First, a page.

Democrats Take Aim At “Big Cannabis” In Proposed CAOC Legislation
It appears that the federal legalization of cannabis in the United States might not be in the best interest of cannabis investors. That is, if the Democrats get their way as proposed legislation is currently written. In fact, investors might be better off under the current federally illegal status, believe it or not.
The reason for this is that it appears that the Democrats have taken aim at not just “Big Tobacco” and “Big Alcohol” in their proposed legislation under the Cannabis Administration and Opportunity Act, but “Big Cannabis” as well – and this is bad for investors in the space.
In terms of Big Tobacco and Alcohol, as Natalie Fertig at Politico points out, “groups from both sides of the aisle proposed banning big tobacco in a future cannabis industry.” While she directly mentions Big Tobacco, the screenshots enclosed in her accompanying tweet, actually highlight the involvement of Big Alcohol as well.
This tidbit is worrisome for, well, any major name in the cannabis space today. If equity ownership or partnership with an alcohol name or tobacco name excludes one from the US industry, well then, Canadian cannabis co’s that have been finagling to get into the space might be in trouble. Between the two major industries, here’s a quick rundown of those who may be excluded, or whom may have to give up their largest financial partner, in no particular order:
- Canopy Growth Corp (TSX: WEED) – Constellation Brands
- Tilray (TSX: TLRY) – SweetWater Brands (wholly owned)
- Hexo Corp (TSX: HEXO) – Molson Coors (US/Canadian partnership)
- Cronos Group (TSX: CRON) – Altria
- Auxly Cannabis (TSX: XLY) – Imperial Brands
- Organigram Holdings (TSX: OGI) – British American Tobacco
Moving on to “Big Cannabis,” certain text included within the proposed legislation might be viewed as heavily problematic by current multi-state operators in the space that feature billion-dollar market values. Especially if they operate in limited licenses states, where vertical integration is a must.
That’s because Section 304 of the proposed act – the section on unfair competition and unlawful practices – poses quite the problem as currently written. That’s because there are a number of items that the Democrats want to prevent persons engaged in importing as well as, “cultivating, producing, manufacturing, packaging, or warehousing cannabis, or purchasing cannabis for resale at wholesale,” from doing.
The first such item, is “Exclusive Outlet”, meaning that a retailer must be allowed to purchase cannabis from other vendors as per the proposed federal law. The text outlines that the “exclusivity” cannot be in whole, or in part – meaning no quotas are allowed to be formally set on just how much one company’s products is stocked in a store.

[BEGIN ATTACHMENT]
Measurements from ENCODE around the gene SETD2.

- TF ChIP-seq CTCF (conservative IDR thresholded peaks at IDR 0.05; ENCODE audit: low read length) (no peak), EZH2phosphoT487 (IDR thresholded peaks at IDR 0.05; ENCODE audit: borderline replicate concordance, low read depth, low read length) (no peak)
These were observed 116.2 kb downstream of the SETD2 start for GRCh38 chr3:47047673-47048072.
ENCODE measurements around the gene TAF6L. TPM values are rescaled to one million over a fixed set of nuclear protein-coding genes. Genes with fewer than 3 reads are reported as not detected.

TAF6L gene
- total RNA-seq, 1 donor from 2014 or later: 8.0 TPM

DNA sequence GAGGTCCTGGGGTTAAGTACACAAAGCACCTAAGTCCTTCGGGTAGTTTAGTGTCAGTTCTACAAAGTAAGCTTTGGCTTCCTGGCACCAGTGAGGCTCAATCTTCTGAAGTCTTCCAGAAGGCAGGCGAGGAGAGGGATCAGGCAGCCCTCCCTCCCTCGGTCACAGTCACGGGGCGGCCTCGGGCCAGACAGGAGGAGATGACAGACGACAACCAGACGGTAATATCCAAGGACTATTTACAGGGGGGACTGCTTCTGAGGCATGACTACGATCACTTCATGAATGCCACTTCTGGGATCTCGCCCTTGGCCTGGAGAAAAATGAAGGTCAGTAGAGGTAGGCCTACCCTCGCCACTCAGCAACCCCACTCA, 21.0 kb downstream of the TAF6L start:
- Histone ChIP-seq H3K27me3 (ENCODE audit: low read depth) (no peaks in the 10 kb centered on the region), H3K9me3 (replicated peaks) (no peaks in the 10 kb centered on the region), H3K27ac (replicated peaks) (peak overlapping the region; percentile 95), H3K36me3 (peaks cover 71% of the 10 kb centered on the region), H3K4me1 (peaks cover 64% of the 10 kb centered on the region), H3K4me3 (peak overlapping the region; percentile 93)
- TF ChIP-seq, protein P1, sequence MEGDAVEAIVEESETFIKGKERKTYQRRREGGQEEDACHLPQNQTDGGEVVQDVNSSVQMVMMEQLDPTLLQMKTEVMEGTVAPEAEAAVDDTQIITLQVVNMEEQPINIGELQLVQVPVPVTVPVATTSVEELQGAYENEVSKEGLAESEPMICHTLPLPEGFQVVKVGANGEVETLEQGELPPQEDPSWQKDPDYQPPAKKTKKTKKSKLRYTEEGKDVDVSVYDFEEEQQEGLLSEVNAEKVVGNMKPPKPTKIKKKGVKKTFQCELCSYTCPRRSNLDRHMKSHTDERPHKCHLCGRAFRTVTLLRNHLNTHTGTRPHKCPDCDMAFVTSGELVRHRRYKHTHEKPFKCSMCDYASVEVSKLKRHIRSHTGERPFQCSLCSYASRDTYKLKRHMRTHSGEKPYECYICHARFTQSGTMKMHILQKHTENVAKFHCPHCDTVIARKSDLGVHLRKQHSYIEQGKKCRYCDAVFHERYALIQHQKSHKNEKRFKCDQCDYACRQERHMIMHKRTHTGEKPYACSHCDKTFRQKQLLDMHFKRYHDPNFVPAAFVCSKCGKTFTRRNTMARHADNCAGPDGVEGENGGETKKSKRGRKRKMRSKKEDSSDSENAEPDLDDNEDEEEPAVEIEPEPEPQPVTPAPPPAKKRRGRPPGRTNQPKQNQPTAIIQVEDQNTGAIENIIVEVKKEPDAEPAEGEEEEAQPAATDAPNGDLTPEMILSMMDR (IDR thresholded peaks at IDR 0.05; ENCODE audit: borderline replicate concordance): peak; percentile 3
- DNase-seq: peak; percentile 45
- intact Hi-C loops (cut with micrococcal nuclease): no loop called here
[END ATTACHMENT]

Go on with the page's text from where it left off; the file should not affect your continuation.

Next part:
The second item however, under Section 304 (2) is perhaps the most damaging – referred to as “Tied House”. The legislation, under section (A), states that it is unlawful for the above listed persons or entities to, “Acquiring or holding (after the expiration of any existing license) any interest in any license with respect to the premises of the retailer.” In plain English, this means that retailers cannot be included in vertical integration – which is the source of much of the topline revenue recorded in the space.
Furthermore, legislators have evidently been studying the structure and workarounds currently being used in the industry. Under Section 304 (2) (B), the Act also prohibits those same persons or entities from “Acquiring any interest in real or personal property owned, occupied, or used by the retailer in the conduct of his business, while section (C) outlines that the renting of equipment is prohibited.
Restrictions continue to pile up from here, with payment for advertising or distribution, guaranteeing any loan or repaying financing obligations, extending excessive credit, or quote requirements, all restricted under the proposed legislation as well.
Effectively, the Democrats have taken direct aim at Big Cannabis, and have attempted to limit their ability to capture revenue in the space via vertical integration. The proposed legislation effectively outlines a scenario where “Big Cannabis” will consist of two camps – the growers, and the retailers. Whether the legislation goes into effect as it stands however, is anyone’s guess.
The full proposed legislation under the Cannabis Administration and Opportunity Act can be found here.
Information for this briefing was found via Senate.gov. The author has no securities or affiliations related to this organization. Not a recommendation to buy or sell. Always do additional research and consult a professional before purchasing a security. The author holds no licenses.
As the founder of The Deep Dive, Jay is focused on all aspects of the firm. This includes operations, as well as acting as the primary writer for The Deep Dive’s stock analysis. In addition to The Deep Dive, Jay performs freelance writing for a number of firms and has been published on Stockhouse.com and CannaInvestor Magazine among others.